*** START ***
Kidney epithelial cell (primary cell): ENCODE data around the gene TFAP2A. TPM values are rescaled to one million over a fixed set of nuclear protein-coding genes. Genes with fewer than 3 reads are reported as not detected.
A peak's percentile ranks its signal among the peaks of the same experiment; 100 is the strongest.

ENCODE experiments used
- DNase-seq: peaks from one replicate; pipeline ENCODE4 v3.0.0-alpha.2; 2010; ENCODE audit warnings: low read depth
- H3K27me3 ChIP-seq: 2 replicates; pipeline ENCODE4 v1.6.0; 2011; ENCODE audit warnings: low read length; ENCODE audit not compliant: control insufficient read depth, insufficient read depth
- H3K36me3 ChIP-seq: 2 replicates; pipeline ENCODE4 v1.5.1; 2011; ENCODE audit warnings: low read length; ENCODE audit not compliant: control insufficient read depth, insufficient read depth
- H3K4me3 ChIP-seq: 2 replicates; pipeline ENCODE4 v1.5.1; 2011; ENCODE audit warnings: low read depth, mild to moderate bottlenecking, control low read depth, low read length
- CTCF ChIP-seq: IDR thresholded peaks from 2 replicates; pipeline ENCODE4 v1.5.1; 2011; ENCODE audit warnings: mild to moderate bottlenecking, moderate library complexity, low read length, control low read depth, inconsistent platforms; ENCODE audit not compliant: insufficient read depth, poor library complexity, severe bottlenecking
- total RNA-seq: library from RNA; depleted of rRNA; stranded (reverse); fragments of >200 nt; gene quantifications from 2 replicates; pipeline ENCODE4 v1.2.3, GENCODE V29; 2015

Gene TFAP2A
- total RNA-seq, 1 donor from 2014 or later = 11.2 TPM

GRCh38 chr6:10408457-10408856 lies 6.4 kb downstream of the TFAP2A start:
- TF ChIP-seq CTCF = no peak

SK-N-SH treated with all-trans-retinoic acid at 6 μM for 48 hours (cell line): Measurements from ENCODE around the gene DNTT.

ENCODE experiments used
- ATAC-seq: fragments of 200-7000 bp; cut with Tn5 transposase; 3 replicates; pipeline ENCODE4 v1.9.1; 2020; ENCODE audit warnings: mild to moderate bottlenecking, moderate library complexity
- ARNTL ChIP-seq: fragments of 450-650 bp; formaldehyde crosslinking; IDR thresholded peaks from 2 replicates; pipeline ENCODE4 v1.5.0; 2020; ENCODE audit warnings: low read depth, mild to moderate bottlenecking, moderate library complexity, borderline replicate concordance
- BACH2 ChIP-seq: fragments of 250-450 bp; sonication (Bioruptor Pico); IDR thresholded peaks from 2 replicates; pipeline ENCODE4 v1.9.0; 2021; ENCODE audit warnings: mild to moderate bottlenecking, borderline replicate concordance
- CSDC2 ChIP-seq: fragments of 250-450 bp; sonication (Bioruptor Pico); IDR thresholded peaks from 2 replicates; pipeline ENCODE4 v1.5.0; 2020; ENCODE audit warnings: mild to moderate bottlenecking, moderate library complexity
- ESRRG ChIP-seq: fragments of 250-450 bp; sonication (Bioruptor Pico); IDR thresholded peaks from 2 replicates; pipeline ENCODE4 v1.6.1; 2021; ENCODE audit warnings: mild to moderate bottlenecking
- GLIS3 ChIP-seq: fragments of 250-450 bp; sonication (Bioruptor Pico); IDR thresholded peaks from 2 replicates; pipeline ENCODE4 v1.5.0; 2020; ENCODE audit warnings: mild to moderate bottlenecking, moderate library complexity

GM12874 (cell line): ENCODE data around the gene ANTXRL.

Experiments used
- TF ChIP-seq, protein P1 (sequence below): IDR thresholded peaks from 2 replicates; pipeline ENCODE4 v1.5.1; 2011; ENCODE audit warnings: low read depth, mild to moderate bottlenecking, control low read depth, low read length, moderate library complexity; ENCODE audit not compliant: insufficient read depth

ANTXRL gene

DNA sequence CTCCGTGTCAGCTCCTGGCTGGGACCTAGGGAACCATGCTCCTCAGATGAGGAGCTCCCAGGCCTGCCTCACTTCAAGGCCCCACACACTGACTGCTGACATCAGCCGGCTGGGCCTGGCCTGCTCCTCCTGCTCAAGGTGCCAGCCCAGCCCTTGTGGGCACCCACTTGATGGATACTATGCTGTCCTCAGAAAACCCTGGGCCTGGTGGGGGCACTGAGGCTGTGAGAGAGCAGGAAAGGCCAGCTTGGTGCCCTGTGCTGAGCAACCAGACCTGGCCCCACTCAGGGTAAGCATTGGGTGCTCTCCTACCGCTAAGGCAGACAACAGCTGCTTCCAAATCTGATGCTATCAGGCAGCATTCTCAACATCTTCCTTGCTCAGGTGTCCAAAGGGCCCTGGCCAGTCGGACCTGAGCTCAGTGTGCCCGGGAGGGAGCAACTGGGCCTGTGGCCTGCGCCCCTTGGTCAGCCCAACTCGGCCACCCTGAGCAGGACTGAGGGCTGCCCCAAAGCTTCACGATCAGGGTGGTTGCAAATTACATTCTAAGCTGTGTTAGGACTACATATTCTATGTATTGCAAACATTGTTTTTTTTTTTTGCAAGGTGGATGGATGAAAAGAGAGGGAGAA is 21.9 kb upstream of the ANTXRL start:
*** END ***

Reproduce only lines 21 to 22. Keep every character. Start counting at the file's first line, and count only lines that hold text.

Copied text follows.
- GLIS3 ChIP-seq: fragments of 250-450 bp; sonication (Bioruptor Pico); IDR thresholded peaks from 2 replicates; pipeline ENCODE4 v1.5.0; 2020; ENCODE audit warnings: mild to moderate bottlenecking, moderate library complexity

GM12874 (cell line): ENCODE data around the gene ANTXRL.